Aquilaria Tea

A new green industry

The Heart of Borneo (HoB) Green Economy project aims to pilot emerging industries that may develop green economies for the HoB.   WWF Malaysia recently travelled to Rumah Manggat with the Forest Department Sarawak (FDS), to investigate whether the local community are interested in developing a unique Gaharu plantation.  Aquilaria malaccensis is a native tree to the HoB, which has traditionally been harvested for Gaharu – a fragrant wood.  Local communities in the region have started to replace the traditional wild harvest of Gaharu with Aquilaria plantations, which can be harvested once the trees can produce Gaharu (it normally takes around seven years).

In partnership with the FDS, the local Rumah Manggat community developed a Gaharu tree plantation in 2016.  The plantation is intermixed with other commercial species, such as rubber, and is currently being managed for Gaharu production.

A row of Aquilaria trees planted in 2016, as part of the Forest Department Sarawak project, are growing alongside rubber trees. ©WWF-Malaysia/Denis Lim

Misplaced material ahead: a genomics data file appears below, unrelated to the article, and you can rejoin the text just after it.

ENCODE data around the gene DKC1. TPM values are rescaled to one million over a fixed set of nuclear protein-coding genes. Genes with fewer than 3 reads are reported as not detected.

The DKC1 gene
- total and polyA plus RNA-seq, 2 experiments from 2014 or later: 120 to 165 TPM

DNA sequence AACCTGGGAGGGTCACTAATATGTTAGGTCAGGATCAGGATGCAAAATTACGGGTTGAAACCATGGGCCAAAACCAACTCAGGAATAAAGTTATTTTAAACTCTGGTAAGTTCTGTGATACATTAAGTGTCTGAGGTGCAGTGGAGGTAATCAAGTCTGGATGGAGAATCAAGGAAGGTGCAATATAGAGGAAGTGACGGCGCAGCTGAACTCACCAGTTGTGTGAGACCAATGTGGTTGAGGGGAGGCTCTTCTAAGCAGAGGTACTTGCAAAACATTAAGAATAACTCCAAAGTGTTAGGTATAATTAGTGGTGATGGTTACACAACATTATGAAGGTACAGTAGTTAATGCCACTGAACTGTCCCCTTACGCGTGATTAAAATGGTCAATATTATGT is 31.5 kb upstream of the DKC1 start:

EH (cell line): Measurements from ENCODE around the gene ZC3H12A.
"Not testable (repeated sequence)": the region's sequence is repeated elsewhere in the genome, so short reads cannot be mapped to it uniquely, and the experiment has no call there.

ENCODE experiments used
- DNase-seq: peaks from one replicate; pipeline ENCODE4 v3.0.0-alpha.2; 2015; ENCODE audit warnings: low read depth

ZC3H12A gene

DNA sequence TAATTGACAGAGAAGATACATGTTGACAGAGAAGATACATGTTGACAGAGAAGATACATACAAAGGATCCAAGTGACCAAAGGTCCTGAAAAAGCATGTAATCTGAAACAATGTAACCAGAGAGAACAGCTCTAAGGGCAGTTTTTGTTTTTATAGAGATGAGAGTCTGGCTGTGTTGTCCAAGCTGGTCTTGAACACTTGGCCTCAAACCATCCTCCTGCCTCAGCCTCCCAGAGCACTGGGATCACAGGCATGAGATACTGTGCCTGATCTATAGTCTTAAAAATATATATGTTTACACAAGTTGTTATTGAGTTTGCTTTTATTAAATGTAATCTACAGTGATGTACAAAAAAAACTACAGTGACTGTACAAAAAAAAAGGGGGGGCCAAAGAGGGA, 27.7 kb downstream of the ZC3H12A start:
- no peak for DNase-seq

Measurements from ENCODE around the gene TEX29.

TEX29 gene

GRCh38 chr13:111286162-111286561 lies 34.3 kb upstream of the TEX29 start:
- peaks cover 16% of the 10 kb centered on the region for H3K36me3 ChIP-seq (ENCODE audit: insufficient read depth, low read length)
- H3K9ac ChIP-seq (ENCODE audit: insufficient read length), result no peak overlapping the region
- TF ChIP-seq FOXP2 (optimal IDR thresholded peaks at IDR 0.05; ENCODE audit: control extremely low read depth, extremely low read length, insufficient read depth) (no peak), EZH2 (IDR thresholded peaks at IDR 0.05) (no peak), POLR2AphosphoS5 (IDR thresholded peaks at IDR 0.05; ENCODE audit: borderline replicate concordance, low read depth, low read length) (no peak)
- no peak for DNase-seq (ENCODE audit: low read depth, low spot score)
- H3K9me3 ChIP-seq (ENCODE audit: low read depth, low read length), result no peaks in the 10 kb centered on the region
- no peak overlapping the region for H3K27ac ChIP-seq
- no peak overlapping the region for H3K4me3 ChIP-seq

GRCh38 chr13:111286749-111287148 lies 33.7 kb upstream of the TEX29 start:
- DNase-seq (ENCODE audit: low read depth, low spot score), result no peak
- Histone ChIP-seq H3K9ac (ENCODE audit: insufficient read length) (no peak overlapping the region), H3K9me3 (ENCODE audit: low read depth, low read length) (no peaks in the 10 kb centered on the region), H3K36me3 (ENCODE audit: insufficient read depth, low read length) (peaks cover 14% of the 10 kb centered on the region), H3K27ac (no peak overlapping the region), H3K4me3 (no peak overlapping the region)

Forest Department Sarawak Officer Suliman Jamahari, (left) and Rumah Manggat village head Manggat Meringai, with an Aquilaria tree planted as part of the FDS project. ©WWF-Malaysia/Amanda Jengging

WWF Malaysia met with the Rumah Manggat community leaders to discuss developing a new plantation, which involves managing the plantation for tea production rather than Gaharu production. The leaves of the Aquilaria tree have been found to have health benefits, and medicinal properties, which are in high demand from both local and international markets. The alternative plantation will allow the trees to mature and be harvested in a sustainable way, rather than trees being cut down once they can produce Gaharu. WWF Malaysia hopes that the pilot plantation can demonstrate that Aquilaria tea can provide a competitive economic alternative to Gaharu, rubber or oil palm.

Forest Department Sarawak discusses the project with WWF Malaysia and the local community. ©WWF-Malaysia/Amanda Jengging

The proposed plantation would be established on areas that have been disturbed by the shifting cultivation methods currently used by the local community.  The Rumah Manggat village is surrounded by productive agricultural land that has already been disturbed by generations of shifting cultivation.  The proposed plantation is designed to create a more permanent industry, which can reduce the environmental impacts associated with shifting cultivation.

Disturbed areas that could be planted with Aquilaria trees. ©WWF-Malaysia/Denis Lim